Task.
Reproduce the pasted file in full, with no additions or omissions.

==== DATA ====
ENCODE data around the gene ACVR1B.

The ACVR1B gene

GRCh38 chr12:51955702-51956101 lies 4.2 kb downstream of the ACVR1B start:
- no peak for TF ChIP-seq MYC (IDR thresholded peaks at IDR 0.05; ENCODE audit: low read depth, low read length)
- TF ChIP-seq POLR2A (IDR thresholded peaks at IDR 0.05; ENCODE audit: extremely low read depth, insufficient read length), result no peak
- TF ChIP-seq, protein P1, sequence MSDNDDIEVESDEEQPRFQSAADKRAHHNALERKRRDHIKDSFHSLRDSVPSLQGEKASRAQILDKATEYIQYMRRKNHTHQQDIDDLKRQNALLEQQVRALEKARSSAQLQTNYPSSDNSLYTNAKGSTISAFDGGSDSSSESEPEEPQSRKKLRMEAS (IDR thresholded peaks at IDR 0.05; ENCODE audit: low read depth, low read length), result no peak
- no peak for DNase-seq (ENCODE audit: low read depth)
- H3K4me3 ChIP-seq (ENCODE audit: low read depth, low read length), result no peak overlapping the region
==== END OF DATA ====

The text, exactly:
ENCODE data around the gene ACVR1B.

The ACVR1B gene

GRCh38 chr12:51955702-51956101 lies 4.2 kb downstream of the ACVR1B start:
- no peak for TF ChIP-seq MYC (IDR thresholded peaks at IDR 0.05; ENCODE audit: low read depth, low read length)
- TF ChIP-seq POLR2A (IDR thresholded peaks at IDR 0.05; ENCODE audit: extremely low read depth, insufficient read length), result no peak
- TF ChIP-seq, protein P1, sequence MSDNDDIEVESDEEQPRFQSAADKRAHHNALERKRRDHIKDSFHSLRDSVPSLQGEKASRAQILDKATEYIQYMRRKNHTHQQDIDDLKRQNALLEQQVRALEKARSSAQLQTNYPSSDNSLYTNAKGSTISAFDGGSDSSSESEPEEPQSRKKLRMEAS (IDR thresholded peaks at IDR 0.05; ENCODE audit: low read depth, low read length), result no peak
- no peak for DNase-seq (ENCODE audit: low read depth)
- H3K4me3 ChIP-seq (ENCODE audit: low read depth, low read length), result no peak overlapping the region